The key to success in an Internet course is high levels of interactivity between the learners and between learner and instructor. Interaction for the course will take several forms, including web based asynchronous discussion, live chat, E-mail, and phone conversations. The effective Internet student is one who actively uses the new information through interaction and through assignments. To facilitate interaction the class needs you to contribute to the discussions and to post your personal contact information to the Student Information Page. (See assignments below).

Please review the rules for netiquette on page 112 of Porter. These will serve as interim rules for interaction until the class has a chance to discuss and develop their own set.


You won't ordinarily have this many separate tasks. You'll find fewer tasks on later assignments. This is just first week orientation activities.

Most of the term we will spend in a course software called "Blackboard" or "CourseInfo." In order to make these first lessons easily available to visitors, I have posted them on my personal website. Some of the following are links to my personal site. Some are linked in CourseInfo.

  1. Review page 112 in Porter and the class policies page ( This is also available under Course Information in the Blackboard site.
    1. Then, if you haven't already done so, complete and snail mail to me the information form at or under Course Information.
    2. Print out Table for Scheduling Your Work Time ( or see Course Information. Post it by your computer and keep track of your time.

  2. Get acquainted with the Blackboard/CourseInfo site if you aren't already familiar with it. Try out the various buttons. When you are ready....
    1. Open the Student Tools button then
    2. Choose Edit Your Homepage. You will get a form to fill out. Fiddle with it/experiment.
    3. Post at least the following information on your web page:
      • Academic discipline
      • The class you are thinking of teaching via the Internet
      • If you have your own Web page, you may put a link to it.
    4. To read it, go to the Communication button...Student Web Pages. (Notice that you have to read it in a different place from where you create it.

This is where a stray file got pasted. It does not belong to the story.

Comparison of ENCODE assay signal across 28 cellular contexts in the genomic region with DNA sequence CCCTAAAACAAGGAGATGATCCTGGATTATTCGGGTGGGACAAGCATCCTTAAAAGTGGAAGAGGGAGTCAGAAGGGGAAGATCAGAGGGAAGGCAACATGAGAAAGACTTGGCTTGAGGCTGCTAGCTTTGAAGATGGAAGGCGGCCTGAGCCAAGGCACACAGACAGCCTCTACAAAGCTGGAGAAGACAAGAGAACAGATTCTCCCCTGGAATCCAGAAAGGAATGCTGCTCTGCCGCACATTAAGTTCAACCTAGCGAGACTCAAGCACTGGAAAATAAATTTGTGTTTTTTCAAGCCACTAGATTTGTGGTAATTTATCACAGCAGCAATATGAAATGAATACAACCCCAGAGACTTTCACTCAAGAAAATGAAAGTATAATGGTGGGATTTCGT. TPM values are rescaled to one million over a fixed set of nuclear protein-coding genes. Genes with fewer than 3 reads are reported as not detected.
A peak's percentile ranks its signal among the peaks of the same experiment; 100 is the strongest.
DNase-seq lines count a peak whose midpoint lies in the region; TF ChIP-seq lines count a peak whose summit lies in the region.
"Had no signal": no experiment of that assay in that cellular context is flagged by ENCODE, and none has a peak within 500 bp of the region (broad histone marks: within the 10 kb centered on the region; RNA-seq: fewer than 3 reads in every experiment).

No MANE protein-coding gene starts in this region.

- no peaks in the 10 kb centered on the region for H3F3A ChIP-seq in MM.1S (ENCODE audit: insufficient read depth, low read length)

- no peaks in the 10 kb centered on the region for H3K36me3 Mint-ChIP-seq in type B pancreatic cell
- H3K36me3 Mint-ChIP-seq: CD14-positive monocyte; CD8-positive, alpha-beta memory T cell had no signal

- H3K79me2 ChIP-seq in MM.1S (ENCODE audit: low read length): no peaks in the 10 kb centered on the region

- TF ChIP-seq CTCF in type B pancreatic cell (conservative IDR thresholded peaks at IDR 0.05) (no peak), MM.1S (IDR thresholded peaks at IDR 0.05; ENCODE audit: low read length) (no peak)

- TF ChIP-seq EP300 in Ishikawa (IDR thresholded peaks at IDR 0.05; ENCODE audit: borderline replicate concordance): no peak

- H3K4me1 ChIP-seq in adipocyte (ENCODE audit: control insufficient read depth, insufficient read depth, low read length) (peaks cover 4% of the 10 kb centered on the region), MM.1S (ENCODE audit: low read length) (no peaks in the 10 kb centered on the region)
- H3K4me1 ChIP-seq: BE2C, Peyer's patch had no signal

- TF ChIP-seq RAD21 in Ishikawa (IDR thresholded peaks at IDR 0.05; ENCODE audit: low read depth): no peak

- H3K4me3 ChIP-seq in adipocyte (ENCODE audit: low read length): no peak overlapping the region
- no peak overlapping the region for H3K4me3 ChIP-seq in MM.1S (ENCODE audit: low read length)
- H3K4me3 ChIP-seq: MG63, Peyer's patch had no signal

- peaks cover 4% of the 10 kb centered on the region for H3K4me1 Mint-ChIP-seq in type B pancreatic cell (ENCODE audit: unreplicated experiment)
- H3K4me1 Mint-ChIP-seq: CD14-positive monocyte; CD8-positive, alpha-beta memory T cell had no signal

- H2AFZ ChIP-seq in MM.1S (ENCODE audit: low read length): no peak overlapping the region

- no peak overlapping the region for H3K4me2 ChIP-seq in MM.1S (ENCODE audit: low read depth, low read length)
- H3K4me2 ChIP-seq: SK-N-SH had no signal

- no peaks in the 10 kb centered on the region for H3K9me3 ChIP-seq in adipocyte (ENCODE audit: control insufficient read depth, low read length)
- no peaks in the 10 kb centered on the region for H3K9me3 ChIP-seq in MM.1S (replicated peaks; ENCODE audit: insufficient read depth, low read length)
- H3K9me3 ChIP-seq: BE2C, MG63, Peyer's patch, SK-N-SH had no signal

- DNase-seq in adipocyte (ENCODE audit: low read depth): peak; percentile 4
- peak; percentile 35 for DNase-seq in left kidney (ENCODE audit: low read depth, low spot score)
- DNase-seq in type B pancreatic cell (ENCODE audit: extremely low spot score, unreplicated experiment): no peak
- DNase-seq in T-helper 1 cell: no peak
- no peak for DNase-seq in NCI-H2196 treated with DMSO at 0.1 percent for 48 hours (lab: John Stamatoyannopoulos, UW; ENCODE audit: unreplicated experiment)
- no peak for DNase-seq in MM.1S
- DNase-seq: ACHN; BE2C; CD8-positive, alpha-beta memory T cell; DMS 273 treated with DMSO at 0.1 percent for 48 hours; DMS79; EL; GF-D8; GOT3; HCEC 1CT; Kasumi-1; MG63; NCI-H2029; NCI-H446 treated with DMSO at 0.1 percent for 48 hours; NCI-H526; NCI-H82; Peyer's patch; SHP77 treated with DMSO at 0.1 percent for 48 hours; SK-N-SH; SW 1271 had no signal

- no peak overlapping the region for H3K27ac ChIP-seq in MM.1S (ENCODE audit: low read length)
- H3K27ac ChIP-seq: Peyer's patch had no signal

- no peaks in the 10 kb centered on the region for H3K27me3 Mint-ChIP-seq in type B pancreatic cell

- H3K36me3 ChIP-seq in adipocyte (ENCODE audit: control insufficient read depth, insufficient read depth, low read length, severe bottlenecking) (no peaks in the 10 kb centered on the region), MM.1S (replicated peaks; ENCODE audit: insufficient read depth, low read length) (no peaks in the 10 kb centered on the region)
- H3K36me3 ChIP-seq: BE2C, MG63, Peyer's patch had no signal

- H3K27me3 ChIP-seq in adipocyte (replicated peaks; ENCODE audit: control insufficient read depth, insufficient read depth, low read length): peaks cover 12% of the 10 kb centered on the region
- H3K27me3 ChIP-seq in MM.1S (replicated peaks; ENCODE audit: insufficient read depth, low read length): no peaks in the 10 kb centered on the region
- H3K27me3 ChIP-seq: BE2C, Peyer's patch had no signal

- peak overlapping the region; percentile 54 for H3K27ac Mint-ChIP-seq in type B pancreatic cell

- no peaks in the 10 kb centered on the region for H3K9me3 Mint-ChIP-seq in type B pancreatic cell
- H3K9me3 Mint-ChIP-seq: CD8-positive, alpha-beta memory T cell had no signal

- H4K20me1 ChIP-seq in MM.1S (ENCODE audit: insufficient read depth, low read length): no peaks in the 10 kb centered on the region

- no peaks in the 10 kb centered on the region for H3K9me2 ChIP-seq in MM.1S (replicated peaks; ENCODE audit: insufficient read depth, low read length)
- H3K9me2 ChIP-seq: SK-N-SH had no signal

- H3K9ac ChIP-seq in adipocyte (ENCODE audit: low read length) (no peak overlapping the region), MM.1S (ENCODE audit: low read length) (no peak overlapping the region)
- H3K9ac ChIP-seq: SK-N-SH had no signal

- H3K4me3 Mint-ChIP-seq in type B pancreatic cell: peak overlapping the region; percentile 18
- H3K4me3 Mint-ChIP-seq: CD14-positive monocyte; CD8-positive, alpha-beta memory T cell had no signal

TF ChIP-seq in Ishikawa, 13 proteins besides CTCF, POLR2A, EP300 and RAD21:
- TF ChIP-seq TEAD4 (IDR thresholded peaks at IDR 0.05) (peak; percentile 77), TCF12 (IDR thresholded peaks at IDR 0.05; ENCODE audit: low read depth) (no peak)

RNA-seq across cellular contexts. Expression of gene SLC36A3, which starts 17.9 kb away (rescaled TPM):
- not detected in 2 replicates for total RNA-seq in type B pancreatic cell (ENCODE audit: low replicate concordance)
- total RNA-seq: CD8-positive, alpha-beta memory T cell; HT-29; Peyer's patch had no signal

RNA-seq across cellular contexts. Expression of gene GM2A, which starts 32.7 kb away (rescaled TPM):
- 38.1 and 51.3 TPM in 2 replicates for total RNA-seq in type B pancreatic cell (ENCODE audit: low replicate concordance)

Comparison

3. Due: before completing "Overview of Internet Instruction" readings.We'll begin with a team Icebreaker (adapted from Luechauer & Shulman, 1995).
    1. Answer the following questions. There are no right or wrong answers (Don't think too long or hard about them or peek at others' responses before finishing your own) :
      • If technology were an animal, what kind would it be and why?
      • If technology were a type of food, what kind would it be and why?
      • If technology were weather, what kind would it be and why?
    2. Contact your partner as listed in the E-mail message sent by me on the first day of the term and share introductory information (name, why you are taking the course, discipline/interest, etc.).
    3. Decide if there is one theme that runs through the team's answers and tell us what that theme is. Use the discussion board in the Blackboard/CourseInfo site. (Directions will be sent to you.)
    4. The team/pair should select one answer for each question and one person should post the answers to the class discussion. To find it,
      • enter the Blackboard/CourseInfo site as per the E-mailed instructions
      • select Communication and then
      • click on Discussion Board ( If you really like both sets or metaphors, you can post all responses.
    5. The other person should report on any themes your team identified in the metaphors.

Optional Activities

Next ....Course structure and culture

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Created: January 14, 1998. Last Modified: January 8, 2001.
All contents © since 1997 by Sally Kuhlenschmidt. Copy only with permission.